“I believe that during the recent break, the majority of people kept their circles tight and practiced great caution in order to reduce transmission of COVID-19,” Adams said. “However, I am not naive to the fact that others traveled during this vacation, attended parties with people outside of their household, and/or did not adhere to the strictest of guidelines recommended by our health professionals and government.”
More than 100 families reported traveling during the holidays, and students in those households will be quarantining before returning to school, Adams said.
The superintendent asked that anyone else who didn’t adhere to public health guidelines to “stay home for the foreseeable future.”
“We want our schools open and do not want to run the risk of having to move to a remote only setting due to the spread of COVID-19,” he said. “I believe our schools are safe, especially if those who are attending have followed all protocols. I also get that it has been a challenge to stay in, not gather, etc. I am not judging what folks did or did not do. I am asking that we not put our fellow school community members at any greater risk.”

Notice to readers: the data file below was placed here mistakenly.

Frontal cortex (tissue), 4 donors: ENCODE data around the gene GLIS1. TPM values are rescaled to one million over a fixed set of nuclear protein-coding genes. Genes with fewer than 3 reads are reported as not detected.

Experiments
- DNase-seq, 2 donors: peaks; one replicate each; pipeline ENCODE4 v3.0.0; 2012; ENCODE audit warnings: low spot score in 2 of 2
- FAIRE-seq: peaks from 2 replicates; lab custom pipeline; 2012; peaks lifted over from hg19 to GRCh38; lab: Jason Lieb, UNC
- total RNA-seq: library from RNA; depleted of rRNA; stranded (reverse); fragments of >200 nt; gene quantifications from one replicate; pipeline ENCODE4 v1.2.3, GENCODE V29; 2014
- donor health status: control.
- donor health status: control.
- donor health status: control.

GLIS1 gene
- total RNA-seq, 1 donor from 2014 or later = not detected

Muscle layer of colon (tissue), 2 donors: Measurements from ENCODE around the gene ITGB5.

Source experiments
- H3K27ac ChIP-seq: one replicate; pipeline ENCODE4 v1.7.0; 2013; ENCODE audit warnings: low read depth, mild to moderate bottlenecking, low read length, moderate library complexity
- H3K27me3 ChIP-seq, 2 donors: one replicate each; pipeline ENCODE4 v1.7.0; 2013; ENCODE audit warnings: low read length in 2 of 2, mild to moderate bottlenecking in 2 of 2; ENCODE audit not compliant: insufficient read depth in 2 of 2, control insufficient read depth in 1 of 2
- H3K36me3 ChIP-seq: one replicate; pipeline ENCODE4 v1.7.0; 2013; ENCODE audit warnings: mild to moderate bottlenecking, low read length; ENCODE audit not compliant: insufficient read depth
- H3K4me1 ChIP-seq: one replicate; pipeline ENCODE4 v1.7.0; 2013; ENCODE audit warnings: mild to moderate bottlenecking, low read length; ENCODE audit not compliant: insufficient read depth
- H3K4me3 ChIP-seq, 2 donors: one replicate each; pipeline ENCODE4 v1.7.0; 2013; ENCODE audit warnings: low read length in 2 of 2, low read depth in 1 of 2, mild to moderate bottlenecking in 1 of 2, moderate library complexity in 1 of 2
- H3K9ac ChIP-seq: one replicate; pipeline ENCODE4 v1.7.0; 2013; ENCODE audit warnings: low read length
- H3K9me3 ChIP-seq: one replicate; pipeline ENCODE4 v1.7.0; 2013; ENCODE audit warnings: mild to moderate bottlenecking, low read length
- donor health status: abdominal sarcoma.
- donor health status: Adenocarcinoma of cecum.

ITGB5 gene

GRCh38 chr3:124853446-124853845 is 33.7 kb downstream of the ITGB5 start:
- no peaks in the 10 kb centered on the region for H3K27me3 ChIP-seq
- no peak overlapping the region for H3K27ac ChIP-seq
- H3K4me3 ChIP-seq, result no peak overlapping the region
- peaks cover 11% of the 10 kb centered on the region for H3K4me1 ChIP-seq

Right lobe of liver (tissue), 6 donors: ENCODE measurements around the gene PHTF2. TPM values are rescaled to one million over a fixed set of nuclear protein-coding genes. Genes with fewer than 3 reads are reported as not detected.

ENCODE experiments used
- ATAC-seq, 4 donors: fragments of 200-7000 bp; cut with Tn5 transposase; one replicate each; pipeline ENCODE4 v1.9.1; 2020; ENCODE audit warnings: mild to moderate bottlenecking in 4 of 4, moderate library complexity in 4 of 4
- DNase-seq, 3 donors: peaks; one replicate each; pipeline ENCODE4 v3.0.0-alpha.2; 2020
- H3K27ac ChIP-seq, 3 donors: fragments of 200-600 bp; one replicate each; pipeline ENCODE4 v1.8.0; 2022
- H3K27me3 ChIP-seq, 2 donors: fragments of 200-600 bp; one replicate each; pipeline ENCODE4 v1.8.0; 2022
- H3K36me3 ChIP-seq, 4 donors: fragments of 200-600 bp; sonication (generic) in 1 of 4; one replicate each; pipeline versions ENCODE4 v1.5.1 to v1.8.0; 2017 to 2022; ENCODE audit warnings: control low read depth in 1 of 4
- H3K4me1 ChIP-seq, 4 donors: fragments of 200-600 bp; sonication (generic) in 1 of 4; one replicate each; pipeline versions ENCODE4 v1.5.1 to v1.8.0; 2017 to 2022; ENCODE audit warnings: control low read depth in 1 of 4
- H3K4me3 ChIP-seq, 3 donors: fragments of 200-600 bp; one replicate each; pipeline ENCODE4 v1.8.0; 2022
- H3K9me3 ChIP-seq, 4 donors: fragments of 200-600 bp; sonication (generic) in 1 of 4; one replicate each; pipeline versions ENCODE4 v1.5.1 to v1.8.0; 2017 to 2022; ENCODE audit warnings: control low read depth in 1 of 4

In announcing the decision to go remote on Monday, Adams said the step is necessary to keep staff and students safe until contact tracing is completed and the test results from close contacts of positive cases are returned.
Five COVID-19 cases were reported among Ashland High School families on Monday alone, he said.
“If your child is exhibiting symptoms or is a close contact of someone who has tested positive, please cooperate with the contact tracing process and have your child tested,” Adams said. “Your cooperation is critical to our ability to safely return to a hybrid model. If someone from the school district or board of health calls please answer and provide any relevant information.”
NECN reports that in a separate communication on Monday, Adams informed the community that some families have not been cooperating with the board of health and nursing staff for contact tracing.